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Logon/Logoff Script

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Last response: in Windows 2000/NT
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Anonymous
April 15, 2004 4:57:27 PM

Archived from groups: microsoft.public.win2000.group_policy (More info?)

I have a batch file for a logon and logoff script with GP.

Here is an example of what I have in it.

"
#Account Management

NET USE Q: \\AM\APPS
NET USE S: \\AM\USERS
"

This isn't complicated.
But it isn't running on the workstations.
They don't have these drive mappings.
Is there a better way to force drive mappings on logon
with Group policies?

Thanks,
Eric

More about : logon logoff script

Anonymous
April 15, 2004 6:30:07 PM

Archived from groups: microsoft.public.win2000.group_policy (More info?)

Make sure that GPOs are applying at all. It might be a GPO issue, not a
script issue. I would make another simple GPO change, to make sure all is
working, then troubleshoot the script. The script looks fine, so I am
guessing GPO!

--
Derek Melber
BrainCore.Net
derekm@braincore.net
"Eric Burnett" <anonymous@discussions.microsoft.com> wrote in message
news:1d25401c42323$e0be9370$a401280a@phx.gbl...
> I have a batch file for a logon and logoff script with GP.
>
> Here is an example of what I have in it.
>
> "
> #Account Management
>
> NET USE Q: \\AM\APPS
> NET USE S: \\AM\USERS
> "
>
> This isn't complicated.
> But it isn't running on the workstations.
> They don't have these drive mappings.
> Is there a better way to force drive mappings on logon
> with Group policies?
>
> Thanks,
> Eric
>
Anonymous
April 15, 2004 10:02:18 PM

Archived from groups: microsoft.public.win2000.group_policy (More info?)

"Derek Melber [MVP]" <derekm@braincore.net> said

> Make sure that GPOs are applying at all. It might be a GPO issue, not a
> script issue. I would make another simple GPO change, to make sure all is
> working, then troubleshoot the script. The script looks fine, so I am
> guessing GPO!
>

He could use GPResult to determine whether or not the GP is being applied.

Andy
May 3, 2004 1:54:41 PM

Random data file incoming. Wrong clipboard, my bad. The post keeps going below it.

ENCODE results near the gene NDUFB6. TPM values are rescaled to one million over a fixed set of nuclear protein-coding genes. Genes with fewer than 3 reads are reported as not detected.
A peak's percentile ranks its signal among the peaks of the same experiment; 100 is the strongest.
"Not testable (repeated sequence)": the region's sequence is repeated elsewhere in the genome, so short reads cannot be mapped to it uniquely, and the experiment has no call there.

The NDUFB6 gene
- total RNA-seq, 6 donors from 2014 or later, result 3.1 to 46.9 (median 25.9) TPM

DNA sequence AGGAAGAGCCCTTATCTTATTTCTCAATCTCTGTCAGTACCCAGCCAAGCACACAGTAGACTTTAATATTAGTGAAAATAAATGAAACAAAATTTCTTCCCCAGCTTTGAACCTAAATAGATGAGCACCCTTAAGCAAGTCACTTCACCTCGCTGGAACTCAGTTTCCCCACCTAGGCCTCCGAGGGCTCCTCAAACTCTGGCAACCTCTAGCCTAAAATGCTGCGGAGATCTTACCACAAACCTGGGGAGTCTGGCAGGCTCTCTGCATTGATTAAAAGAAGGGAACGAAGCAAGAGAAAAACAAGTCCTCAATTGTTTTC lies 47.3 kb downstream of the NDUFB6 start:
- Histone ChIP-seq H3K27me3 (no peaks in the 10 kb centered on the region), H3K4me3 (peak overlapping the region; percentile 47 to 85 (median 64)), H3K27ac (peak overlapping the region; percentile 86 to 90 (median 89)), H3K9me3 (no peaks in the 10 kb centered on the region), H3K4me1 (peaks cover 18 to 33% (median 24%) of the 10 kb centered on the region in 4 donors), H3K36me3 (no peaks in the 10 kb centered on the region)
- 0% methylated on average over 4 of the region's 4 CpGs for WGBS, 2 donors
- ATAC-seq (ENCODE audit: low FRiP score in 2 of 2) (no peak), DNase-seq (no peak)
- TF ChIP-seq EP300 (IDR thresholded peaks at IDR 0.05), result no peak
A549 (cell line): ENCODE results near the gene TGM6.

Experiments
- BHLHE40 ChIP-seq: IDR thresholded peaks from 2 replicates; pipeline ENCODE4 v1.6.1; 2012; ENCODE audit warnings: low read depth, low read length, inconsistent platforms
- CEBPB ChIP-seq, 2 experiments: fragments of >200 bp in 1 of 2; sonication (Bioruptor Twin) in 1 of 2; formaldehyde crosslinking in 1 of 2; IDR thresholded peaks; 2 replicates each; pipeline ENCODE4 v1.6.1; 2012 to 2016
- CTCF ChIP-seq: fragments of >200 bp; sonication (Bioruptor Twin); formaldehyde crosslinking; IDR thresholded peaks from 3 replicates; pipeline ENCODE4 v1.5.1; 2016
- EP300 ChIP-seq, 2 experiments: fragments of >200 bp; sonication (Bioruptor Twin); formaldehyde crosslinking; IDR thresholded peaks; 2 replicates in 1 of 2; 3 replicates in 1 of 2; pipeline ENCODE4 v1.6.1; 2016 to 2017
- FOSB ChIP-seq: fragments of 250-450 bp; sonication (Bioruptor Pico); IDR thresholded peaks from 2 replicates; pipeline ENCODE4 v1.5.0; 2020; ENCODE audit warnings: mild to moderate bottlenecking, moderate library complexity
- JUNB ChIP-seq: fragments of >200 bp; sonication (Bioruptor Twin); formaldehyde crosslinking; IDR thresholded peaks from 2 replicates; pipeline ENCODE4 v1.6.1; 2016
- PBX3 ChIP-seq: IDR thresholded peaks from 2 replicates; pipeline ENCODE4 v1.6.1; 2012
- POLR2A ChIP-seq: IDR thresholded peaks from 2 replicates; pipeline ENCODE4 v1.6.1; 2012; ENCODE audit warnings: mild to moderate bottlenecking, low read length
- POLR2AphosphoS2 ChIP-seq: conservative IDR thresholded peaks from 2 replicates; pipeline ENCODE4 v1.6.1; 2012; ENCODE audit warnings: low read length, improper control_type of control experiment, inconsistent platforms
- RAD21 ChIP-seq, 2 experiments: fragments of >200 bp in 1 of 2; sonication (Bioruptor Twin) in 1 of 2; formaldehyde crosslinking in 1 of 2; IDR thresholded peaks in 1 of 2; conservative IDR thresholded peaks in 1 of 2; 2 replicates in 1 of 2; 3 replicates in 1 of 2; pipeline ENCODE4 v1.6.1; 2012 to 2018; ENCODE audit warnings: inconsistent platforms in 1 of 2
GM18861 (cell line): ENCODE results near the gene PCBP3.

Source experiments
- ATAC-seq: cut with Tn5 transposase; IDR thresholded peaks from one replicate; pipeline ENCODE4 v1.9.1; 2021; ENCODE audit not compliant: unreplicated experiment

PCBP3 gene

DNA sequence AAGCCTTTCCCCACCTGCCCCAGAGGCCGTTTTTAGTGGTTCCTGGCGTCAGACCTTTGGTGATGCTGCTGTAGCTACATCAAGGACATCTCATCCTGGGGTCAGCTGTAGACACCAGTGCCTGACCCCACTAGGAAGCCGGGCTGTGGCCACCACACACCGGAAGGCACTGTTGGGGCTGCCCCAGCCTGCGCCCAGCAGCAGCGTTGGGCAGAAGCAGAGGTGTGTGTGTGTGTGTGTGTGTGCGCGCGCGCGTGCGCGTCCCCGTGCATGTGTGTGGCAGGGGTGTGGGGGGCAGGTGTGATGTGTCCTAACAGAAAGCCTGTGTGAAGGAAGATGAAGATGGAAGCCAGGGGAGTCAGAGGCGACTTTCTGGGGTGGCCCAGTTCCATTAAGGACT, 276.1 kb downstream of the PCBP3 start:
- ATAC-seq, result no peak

Archived from groups: microsoft.public.win2000.group_policy (More info?)

Your script might not be running because you are pointing to the logon
script in the domain.com\scripts folder instead of the scripts folder for
the specific policies folder. This minor detail kept me from using the GPO's
for scripting for some time until I ran across an article showing that the
best way to get the logon script "wired" to the GPO is to drag and drop the
script file into the browse window from the script locate window.

To do this, Navigate to the GPO's logon section in Users Configuration. Then
click properties, Add/Edit, Then Browse. With this window open, drag and
drop your script into the box.

Your script should now fire. It might be helpful to put a pause window in
the script to have it pause so you can see what is going on. I also found
that rights can be an issue as well which will prevent the drive from
getting mapped, but is sounds like you're not even getting the script to
fire.

Good Luck,

Jim

"Eric Burnett" <anonymous@discussions.microsoft.com> wrote in message
news:1d25401c42323$e0be9370$a401280a@phx.gbl...
> I have a batch file for a logon and logoff script with GP.
>
> Here is an example of what I have in it.
>
> "
> #Account Management
>
> NET USE Q: \\AM\APPS
> NET USE S: \\AM\USERS
> "
>
> This isn't complicated.
> But it isn't running on the workstations.
> They don't have these drive mappings.
> Is there a better way to force drive mappings on logon
> with Group policies?
>
> Thanks,
> Eric
>
!